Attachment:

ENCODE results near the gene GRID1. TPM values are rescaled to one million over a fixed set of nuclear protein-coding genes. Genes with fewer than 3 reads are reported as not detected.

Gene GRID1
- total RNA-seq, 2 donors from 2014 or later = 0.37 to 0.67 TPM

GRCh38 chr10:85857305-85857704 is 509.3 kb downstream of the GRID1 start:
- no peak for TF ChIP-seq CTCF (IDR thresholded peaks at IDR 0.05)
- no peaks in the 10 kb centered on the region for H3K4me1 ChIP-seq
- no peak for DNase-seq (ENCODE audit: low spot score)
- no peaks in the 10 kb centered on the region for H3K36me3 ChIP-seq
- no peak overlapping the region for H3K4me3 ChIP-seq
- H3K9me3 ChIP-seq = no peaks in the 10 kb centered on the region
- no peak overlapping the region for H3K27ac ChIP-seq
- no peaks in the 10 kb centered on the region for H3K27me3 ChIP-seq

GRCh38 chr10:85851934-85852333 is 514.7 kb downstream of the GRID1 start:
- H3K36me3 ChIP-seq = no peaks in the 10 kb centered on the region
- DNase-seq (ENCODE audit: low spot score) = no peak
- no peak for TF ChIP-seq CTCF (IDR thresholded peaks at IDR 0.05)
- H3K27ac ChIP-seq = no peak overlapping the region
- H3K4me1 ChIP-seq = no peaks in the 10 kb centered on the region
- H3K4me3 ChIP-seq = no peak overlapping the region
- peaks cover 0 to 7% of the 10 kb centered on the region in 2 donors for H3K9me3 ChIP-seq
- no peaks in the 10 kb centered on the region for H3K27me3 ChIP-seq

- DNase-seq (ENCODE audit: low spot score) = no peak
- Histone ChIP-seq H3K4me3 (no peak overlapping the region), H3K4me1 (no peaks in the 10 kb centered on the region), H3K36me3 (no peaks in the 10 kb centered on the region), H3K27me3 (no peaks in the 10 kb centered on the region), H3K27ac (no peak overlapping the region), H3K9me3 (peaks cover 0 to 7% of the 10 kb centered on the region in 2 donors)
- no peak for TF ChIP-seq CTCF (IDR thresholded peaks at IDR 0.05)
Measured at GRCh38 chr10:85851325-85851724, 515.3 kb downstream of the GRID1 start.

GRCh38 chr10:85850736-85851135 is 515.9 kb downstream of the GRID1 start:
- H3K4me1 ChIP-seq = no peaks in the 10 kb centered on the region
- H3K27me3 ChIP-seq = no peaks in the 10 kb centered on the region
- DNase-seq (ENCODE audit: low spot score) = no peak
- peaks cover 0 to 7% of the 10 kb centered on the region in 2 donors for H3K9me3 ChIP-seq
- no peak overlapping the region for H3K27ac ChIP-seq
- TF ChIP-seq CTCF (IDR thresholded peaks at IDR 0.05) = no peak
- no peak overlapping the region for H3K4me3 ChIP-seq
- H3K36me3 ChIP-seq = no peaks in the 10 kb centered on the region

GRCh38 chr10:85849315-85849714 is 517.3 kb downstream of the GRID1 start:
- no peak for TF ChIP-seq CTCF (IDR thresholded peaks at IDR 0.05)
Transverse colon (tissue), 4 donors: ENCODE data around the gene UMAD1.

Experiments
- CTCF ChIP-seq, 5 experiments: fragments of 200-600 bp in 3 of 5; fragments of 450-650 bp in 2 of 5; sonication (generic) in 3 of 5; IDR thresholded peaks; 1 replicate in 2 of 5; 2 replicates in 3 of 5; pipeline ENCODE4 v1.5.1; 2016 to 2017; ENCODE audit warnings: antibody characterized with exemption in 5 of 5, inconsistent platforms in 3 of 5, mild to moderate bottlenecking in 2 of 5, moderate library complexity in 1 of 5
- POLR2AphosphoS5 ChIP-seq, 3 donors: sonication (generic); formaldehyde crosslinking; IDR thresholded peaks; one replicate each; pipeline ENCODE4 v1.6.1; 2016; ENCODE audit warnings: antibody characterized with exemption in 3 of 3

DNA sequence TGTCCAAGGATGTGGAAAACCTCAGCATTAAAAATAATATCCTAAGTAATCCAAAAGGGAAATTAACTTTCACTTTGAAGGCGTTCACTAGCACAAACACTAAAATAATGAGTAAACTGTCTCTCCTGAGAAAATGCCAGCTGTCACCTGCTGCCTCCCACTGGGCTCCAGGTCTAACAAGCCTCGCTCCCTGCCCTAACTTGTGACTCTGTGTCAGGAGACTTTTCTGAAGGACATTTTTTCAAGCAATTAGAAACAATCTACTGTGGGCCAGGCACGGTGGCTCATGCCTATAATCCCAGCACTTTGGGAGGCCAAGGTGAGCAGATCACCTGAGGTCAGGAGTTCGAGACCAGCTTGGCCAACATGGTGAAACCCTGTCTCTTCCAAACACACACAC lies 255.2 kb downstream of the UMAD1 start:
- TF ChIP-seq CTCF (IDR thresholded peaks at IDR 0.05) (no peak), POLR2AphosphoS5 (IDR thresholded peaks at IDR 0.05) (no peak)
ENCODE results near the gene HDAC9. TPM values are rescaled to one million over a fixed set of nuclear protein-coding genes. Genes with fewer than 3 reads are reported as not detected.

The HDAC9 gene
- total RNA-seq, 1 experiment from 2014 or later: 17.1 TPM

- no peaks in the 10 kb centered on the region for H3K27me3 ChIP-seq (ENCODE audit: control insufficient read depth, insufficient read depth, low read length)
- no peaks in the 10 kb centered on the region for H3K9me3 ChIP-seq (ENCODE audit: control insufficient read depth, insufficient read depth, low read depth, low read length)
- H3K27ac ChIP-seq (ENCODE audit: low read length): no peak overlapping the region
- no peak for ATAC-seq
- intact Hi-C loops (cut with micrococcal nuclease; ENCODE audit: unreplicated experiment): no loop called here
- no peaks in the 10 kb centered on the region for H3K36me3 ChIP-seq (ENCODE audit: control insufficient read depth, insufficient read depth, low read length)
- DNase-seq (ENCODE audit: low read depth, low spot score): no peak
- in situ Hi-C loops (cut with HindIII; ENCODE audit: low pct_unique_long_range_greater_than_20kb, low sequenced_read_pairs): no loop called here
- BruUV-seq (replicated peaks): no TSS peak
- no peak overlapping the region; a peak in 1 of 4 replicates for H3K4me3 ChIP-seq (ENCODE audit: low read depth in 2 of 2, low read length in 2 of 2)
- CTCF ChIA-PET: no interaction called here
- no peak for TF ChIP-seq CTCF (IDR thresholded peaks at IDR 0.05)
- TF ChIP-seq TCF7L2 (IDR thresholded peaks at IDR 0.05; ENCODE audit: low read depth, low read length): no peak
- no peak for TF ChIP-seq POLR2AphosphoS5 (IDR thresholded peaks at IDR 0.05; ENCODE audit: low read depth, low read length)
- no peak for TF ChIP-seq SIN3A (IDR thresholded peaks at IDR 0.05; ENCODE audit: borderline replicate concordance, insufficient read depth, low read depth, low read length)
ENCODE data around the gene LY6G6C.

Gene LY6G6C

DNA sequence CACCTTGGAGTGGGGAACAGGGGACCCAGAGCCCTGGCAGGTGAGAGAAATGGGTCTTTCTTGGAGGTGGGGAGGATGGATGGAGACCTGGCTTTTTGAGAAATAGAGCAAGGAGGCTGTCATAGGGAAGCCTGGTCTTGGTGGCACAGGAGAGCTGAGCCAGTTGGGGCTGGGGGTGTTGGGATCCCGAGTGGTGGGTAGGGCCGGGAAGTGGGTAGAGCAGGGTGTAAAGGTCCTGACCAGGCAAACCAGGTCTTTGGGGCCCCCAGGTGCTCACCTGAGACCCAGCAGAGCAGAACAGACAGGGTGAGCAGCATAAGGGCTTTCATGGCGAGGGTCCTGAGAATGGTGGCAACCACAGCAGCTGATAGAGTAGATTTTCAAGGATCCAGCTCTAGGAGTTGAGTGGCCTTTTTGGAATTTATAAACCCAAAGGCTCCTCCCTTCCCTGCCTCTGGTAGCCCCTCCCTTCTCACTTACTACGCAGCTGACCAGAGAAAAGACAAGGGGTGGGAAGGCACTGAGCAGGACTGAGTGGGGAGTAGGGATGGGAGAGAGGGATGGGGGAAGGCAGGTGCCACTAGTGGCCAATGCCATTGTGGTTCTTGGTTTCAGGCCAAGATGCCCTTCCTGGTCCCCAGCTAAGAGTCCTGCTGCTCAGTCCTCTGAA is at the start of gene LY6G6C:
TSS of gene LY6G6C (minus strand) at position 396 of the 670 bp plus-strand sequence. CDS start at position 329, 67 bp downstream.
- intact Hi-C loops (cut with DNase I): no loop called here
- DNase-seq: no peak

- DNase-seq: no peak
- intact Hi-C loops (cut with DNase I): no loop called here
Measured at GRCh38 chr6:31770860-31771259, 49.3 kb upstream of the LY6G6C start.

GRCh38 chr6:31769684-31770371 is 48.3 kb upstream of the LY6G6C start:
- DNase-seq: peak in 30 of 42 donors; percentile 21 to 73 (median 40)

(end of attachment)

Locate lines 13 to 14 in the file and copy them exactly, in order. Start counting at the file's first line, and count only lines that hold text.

GRCh38 chr10:85851934-85852333 is 514.7 kb downstream of the GRID1 start:
- H3K36me3 ChIP-seq = no peaks in the 10 kb centered on the region